Therein lies the fundamental problem of Mr Warnock's reign as Leeds United manager. It has been a totally short term ego trip for his own legacy, with scant regard given to the future of the club. He never talks about promotion for Leeds United, but as promotion for "him", a chance for "him" to get the record.

Warnock claims that he has rebuit the squad, but he has done it with no foresight for the future of the club. We now have a squad full of thirtysomething journeymen, who will have little left to offer the club beyond next season. Looking at the players Warnock has brought in and you can not honestly see any of them being able to play at this level in a couple of years time, never mind at a higher level. Barring Sam Byram and Tom Lees, both of who were here before Warnock arrived, and one of whom he literally fell upon by chance in pre-season, there are no "youngsters" with a long term future at Leeds. He also made the decision to get rid of a striker who, despite the limitations of his game, had scored 20 goals. Despite Warnock claiming that Steve Morison will become a legend at Elland Road, the man he replaced was a bona fide great of the clubs recent history.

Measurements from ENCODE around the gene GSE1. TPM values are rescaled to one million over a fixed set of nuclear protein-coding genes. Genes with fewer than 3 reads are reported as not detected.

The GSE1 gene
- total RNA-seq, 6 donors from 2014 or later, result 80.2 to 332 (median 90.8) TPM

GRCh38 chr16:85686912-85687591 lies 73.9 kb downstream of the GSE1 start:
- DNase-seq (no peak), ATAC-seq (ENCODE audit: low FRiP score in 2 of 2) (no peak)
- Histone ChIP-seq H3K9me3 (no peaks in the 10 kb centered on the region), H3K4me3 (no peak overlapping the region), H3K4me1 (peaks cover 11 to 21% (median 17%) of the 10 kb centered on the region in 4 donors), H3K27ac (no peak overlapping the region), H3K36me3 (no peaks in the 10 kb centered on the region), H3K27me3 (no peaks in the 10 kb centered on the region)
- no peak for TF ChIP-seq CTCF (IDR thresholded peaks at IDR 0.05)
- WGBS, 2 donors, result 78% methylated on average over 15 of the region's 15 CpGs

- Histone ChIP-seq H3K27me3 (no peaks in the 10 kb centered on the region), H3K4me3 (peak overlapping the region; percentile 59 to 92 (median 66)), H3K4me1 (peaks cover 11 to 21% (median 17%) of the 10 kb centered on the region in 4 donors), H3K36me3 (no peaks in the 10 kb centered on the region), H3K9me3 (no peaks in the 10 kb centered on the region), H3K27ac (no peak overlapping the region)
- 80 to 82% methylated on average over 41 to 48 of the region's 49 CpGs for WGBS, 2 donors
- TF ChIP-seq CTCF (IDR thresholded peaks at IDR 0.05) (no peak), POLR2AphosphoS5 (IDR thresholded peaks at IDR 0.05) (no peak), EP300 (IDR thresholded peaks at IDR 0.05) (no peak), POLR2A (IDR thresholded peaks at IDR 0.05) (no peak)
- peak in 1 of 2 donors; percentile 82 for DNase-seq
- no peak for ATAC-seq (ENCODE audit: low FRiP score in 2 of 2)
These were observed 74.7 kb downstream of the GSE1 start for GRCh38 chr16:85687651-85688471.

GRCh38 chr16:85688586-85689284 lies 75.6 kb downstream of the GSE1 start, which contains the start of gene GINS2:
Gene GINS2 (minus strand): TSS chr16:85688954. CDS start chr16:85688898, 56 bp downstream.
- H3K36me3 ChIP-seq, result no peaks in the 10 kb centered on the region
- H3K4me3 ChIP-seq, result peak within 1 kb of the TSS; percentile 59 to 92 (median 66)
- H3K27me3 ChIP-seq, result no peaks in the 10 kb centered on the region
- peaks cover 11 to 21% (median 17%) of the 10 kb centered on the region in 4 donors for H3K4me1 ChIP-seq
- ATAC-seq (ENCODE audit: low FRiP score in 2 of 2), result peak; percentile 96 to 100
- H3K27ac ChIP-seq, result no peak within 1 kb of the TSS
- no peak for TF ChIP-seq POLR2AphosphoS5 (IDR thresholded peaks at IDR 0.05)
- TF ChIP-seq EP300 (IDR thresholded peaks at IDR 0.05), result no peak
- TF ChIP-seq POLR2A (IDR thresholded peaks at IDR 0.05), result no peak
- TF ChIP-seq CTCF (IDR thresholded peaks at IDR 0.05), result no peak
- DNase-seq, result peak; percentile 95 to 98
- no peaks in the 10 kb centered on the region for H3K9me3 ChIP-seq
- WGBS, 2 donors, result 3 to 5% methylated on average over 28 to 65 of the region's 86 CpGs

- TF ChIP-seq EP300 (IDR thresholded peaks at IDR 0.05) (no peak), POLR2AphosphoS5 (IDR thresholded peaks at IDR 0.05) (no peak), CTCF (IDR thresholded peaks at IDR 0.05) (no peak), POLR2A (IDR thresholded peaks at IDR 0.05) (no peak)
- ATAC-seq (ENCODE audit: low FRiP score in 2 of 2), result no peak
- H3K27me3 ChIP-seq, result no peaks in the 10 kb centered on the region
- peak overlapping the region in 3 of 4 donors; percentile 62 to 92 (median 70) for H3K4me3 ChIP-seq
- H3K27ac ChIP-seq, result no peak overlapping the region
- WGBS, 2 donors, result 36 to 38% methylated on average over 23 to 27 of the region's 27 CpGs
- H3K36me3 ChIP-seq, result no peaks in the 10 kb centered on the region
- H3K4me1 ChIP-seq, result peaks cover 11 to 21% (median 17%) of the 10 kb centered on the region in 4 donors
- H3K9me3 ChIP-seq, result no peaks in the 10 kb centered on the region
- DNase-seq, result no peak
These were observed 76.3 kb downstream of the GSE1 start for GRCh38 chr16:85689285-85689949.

Whoever replaces Warnock will have an even bigger task in front of them than the "fantastic" job he has done. The squad will need dismantling again to be rebuilt for the long term.

Neil though won't care about that. By then he will be happy in his house in Cornwall, commuting two days a week to the director of football job he is touting himself around for at the moment, or spouting his nonsense to the media, an institutuion which appear to have given him a far easier ride than he has deserved at Leeds United.

Unlike Neil Warnock, I like my history to be based on fact and will look back on his reign as manager by looking at the evidence and evaluating his success on that evidence. I won't be won over by his winning smile and easy banter. He has ten games to achieve what he set out to do, anything but a place in the play-offs and he has been a failure. No amount of revisionist history can refute that.